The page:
Consider now a transaction for a Read For Ownership (RFO) request to a cache block (e.g., A1) by caching agent C1 that currently is held by caching agent C2 in the M state. Assume further C3 also makes an RFO request to the same cache block and the request arrives at directory D before C2's request has been completely processed. In other words, this second request is a concurrent request for the same data.
The message flow with pure private caches is illustrated in
As shown in
Referring still to
Still referring to
Due to the protocol processing shown in
Thus in various embodiments, a caching agent is controlled such that it always injects a completion message to a snoop request back to a directory on a ring interconnect after it first injects a snoop response (e.g., a data message) to the requester. In this way, a directory can then inject a snoop request for a concurrent request to the ring interconnect after a minimal and predetermined delay of time, which may be zero or more cycles. This delay of time may be computed based at least in part on the arrival of the completion message from the caching agent and the relative locations of the requesting caching agent, the forwarding caching agent and the directory D.
In one embodiment, assuming a unidirectional ring (the algorithm holds for bidirectional rings as well, the time duration computation described below can be modified), and the following values for different topological parameters:
The following equation can be used in one embodiment:
The extra cycle (i.e., “+1”) ensures that the forwarding request from the directory arrives at the caching agent (C1) at least one cycle after the data message has been received by the agent. The computation assumes that both data and completion messages were injected into the ring stop in the same cycle, and that the data message was injected before the completion message. In some situations, T can be less than zero, in which case the directory can immediately inject the forwarding request into the ring destined for C1.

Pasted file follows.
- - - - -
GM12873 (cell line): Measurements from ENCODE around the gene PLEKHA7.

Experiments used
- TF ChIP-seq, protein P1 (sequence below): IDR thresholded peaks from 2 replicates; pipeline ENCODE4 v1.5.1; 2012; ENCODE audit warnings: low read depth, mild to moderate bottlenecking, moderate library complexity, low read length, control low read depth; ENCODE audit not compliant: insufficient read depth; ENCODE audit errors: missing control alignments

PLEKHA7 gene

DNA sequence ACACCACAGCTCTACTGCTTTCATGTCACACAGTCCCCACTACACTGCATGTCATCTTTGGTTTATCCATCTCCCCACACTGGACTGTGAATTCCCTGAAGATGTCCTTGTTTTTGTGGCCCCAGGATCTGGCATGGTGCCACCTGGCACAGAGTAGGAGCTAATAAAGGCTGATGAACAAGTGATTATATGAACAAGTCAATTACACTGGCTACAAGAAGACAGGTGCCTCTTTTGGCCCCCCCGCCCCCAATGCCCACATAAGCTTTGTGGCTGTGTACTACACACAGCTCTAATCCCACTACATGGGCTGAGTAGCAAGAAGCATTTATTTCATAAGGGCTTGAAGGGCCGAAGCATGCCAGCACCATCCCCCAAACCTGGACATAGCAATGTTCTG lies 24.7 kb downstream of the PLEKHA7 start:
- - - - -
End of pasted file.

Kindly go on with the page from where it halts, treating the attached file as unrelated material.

Note that this analysis makes the following assumptions for all caching agents: (1) when a forwarding request is received by any caching agent, the caching agent first puts the forwarded data and state to the requestor before sending the response to the directory. Both messages may be injected in the same cycle, but under no circumstance can the completion message be injected before the data message has been injected into the data ring; (2) messages from the ring stop to the protocol agent on the same ring stop are processed in order of arrival at the ring stop by the protocol agent; (3) messages destined to the ring stop from the protocol agent at this ring stop are injected in order of their generation by the protocol agent; (4) there is no bounce (i.e., buffers are pre-reserved when requests are made by caching agents) for response and data message channels; (5) time duration for delivery of messages between any two ring stops for response and data messages can be accurately predicted by all agents on the bufferless ring; and (6) Equation 1 assumes the same size for all packets. Note that for different sized packets, the time duration computation can be modified to accommodate the packet size.
In one implementation, at least one message can be eliminated in the coherence protocol flow, in addition to significantly reducing the time taken for concurrent accesses to the same address (conflicting or otherwise). Such protocol may also significantly reduce latencies for barrier synchronization, in which multiple agents contend for ownership to the same cache block in a concurrent fashion.